Clamwin updating...
 
Once downloaded, install it in the location of your pendrive. After installation, go to H:/ClamWinPortable/ and run ClamWinPortable.exe (Replace H:/ with the name of the pendrive you’ve installed CWP on). Clamwin would prompt you to update your databases. Once updated, you’re set.
 
Effectively delete data by using a USB pen drive
In the Mission: Impossible series, it is the secret message that sets the plotline of the story, but you have to admit - it’s the self-destruction of the device that fans usually watch those scenes for. Darik’s Boot and Nuke is as close to that as you can get, on a data deletion level (short of actually wiring fireworks to your PC).
 
DBAN Opening Screen
 
DBAN is a free software for the ultimate data deletion on your computer. It is usually used to erase a hard drive completely to start afresh, new operating system et al, but personally, I would ONLY recommend using it in a situation where you intend to throw out your PC and prevent any chance of people retrieving data off it. Or, if in a hypothetical situation where you want to exact revenge on a techno-geek who really prizes his hardware (no pun intended).
To Install: First you have to create a bootable pen drive that launches right after the system BIOS. Download and run the Universal USB Installer from:
http://www.pendrivelinux.com/downloads/Universal-USB-Installer/Universal-USB-Installer-1.9.4.3.exe|
Select DBAN from the drop down list and follow the onscreen instructions. Once the installation to USB is complete, restart your PC and set your BIOS or Boot Menu to boot from the USB device, save your changes and reboot. If all has gone well, you should be booting from your DBAN USB. Once DBAN loads, you have two ptions. The first option being autonuke which nukes any and every data module attached to the PC (including the flash drive with DBAN on it). The second is to press Enter and start DBAN in interactive mode, where you can decide which data drives you wish to delete. Once started, the process may take time, depending on the PC’s RAM capacity; but when done, there is no chance of recovering any possible data that was 
on the system.
 
How to make a bootable Ubuntu OS on your USB pen drive
Linux-based Ubuntu is becoming more popular by the year. The OS is well-known for it’s easy live-boot-and-install feature. But it’s also possible to modify the setup to use Ubuntu as an OS-on-USB.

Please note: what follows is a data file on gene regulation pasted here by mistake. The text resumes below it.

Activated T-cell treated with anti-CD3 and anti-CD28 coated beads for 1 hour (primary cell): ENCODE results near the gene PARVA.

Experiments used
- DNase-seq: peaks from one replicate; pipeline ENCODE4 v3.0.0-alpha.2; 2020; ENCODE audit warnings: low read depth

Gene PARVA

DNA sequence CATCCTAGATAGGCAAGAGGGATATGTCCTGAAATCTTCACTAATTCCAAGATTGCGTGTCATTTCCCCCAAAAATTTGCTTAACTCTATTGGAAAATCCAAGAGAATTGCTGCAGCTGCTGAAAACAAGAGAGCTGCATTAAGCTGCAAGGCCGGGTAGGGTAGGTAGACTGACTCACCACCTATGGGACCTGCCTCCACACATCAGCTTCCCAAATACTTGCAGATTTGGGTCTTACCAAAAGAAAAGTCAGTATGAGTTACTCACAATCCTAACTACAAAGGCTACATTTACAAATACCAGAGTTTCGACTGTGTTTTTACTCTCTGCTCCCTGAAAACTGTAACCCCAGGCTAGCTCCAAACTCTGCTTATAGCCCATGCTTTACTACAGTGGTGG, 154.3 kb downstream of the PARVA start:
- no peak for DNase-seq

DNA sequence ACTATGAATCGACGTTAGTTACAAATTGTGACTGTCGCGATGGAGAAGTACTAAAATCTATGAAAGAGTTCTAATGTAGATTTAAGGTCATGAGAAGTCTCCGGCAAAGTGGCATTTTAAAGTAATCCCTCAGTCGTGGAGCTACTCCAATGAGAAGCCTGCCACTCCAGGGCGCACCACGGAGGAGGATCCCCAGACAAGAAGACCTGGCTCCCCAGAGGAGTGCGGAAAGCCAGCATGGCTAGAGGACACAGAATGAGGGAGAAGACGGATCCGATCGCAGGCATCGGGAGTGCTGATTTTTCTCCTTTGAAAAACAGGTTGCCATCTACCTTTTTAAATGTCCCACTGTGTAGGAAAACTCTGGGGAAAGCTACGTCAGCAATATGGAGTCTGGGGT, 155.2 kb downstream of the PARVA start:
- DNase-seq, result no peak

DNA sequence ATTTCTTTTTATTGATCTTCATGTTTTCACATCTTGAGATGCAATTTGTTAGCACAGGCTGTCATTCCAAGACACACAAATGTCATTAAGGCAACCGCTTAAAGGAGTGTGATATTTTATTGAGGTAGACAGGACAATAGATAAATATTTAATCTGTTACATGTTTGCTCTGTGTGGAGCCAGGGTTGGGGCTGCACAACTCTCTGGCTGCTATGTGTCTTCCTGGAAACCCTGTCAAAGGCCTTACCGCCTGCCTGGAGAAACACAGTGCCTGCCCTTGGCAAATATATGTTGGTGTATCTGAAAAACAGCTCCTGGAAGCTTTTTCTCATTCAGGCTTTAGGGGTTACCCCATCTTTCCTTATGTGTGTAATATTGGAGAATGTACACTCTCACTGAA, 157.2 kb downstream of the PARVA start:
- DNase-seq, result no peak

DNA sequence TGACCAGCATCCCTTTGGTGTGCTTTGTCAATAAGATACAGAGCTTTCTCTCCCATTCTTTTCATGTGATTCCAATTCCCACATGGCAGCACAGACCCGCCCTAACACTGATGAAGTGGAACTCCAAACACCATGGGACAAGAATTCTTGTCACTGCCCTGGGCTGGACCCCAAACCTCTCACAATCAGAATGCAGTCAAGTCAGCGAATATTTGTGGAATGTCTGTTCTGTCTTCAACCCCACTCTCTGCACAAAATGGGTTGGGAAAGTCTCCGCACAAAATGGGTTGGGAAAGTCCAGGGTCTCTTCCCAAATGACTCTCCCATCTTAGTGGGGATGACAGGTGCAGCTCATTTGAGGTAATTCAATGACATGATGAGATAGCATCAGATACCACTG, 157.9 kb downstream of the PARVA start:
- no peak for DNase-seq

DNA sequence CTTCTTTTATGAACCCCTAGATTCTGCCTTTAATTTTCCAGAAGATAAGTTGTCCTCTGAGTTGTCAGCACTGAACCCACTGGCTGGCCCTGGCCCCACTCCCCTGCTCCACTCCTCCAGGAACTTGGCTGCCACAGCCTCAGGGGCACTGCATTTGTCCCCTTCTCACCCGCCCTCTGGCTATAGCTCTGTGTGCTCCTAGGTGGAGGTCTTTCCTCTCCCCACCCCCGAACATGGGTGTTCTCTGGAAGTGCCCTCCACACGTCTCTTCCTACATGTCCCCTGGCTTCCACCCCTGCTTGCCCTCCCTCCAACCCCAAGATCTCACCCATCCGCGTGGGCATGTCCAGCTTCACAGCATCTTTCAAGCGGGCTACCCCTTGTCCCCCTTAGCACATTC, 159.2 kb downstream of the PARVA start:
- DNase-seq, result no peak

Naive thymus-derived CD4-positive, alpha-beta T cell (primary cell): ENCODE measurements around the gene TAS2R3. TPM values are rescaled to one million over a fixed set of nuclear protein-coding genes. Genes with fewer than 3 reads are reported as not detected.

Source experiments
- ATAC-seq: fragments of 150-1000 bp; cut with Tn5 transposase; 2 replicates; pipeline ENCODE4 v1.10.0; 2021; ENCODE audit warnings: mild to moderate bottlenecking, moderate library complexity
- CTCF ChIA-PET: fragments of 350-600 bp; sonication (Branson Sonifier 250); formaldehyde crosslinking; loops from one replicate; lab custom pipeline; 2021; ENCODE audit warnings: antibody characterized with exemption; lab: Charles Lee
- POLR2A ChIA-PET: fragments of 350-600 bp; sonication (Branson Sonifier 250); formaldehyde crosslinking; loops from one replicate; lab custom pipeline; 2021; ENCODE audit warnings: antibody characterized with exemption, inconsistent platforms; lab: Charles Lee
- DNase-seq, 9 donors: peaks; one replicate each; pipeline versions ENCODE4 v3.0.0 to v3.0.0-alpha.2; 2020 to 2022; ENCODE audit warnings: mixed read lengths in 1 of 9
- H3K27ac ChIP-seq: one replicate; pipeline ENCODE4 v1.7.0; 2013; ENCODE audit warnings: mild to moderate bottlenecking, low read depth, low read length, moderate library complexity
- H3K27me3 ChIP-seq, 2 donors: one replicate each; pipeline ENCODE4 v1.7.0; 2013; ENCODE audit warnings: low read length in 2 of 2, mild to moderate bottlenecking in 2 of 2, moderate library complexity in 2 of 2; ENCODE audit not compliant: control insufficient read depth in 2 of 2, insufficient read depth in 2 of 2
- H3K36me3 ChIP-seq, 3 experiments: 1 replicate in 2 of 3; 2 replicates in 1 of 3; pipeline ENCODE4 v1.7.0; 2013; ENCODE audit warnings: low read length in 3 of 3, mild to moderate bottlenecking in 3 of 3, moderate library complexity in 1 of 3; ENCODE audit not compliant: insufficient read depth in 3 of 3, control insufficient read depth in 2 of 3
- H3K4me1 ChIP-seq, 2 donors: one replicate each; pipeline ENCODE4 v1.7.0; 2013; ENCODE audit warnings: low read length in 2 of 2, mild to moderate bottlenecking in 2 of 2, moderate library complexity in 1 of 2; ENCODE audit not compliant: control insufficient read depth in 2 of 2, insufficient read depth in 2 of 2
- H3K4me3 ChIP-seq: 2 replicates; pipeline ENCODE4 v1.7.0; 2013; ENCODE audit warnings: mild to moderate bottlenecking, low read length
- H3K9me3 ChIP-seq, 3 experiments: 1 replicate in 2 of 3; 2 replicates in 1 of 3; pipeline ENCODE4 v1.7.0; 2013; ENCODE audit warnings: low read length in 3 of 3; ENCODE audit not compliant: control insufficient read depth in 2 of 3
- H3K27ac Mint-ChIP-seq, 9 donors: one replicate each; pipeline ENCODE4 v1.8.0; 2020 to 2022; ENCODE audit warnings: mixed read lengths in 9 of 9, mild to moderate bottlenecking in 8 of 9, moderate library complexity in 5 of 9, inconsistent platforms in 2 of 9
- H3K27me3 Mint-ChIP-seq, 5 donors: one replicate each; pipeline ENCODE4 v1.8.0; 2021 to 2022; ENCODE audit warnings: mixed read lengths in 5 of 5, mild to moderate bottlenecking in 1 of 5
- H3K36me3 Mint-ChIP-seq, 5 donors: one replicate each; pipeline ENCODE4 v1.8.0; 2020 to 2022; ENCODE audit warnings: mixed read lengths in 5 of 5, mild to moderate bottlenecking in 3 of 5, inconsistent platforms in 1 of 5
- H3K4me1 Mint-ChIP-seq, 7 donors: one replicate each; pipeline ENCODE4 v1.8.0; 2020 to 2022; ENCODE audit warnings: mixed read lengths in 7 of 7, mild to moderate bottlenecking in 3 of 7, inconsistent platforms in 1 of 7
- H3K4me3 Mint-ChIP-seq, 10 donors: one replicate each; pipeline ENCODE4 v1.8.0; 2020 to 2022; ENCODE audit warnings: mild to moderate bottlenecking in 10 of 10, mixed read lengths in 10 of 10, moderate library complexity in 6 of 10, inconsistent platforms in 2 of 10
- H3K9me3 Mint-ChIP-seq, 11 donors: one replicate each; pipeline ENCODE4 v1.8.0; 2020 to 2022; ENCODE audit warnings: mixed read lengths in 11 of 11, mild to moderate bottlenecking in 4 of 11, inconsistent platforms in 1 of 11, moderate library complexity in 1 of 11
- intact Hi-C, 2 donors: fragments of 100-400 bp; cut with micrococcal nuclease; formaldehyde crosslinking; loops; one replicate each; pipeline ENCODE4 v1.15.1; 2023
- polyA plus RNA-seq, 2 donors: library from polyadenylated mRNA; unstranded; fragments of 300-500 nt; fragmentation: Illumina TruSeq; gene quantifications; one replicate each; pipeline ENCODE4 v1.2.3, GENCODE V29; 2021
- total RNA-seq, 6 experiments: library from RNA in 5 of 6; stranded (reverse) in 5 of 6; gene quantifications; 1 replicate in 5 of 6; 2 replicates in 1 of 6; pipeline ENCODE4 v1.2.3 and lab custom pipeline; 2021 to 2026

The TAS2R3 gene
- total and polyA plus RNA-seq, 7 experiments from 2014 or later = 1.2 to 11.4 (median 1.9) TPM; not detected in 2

Disclaimer: You need a desktop PC at your disposal, and a rudimentary knowledge of taking it apart. You also need two pen drives (at least 4GB and 8GB). The install can be divided into three parts:
 
Phase one: Live boot
Download Ubuntu 13.04 or 12.04 LTS iso file from: http://www.ubuntu.com/download/desktop
Download and run the Universal USB Installer mentioned in the previous section. Create the bootable Ubuntu installation USB drive (the 4GB one). This step can be bypassed by simply creating a boot DVD. That way, you need one less pen drive (just the larger one) and you have a USB port free during installation.
 
Phase two: Dismantling your PC
Open up your PC and disconnect the hard drive (or hard drives). This part is really important, to avoid GRUB (Linux) bootloader from installing onto the root drive of your existing operating system. If this step is skipped then removing the pen drive (with the new installation) and booting will cause GRUB to load and your original OS will not be available.
 
Phase three: Installation.
Modify the PC’s boot order to boot from your Ubuntu boot USB/DVD. Restart, keeping the pen drive that you want Ubuntu to install on plugged in. When Ubuntu boots, select the pen drive as the install location, and let the OS do its thing.
What you have at the end is a portable Ubuntu OS-on-stick. Oh, and please remember to reassemble the PC exactly how you found it.
Pen drives may seem like a dying breed, but as long as they keep adapting to the shrinking byte, people will find newer ways of making use of the portability they bring to the table.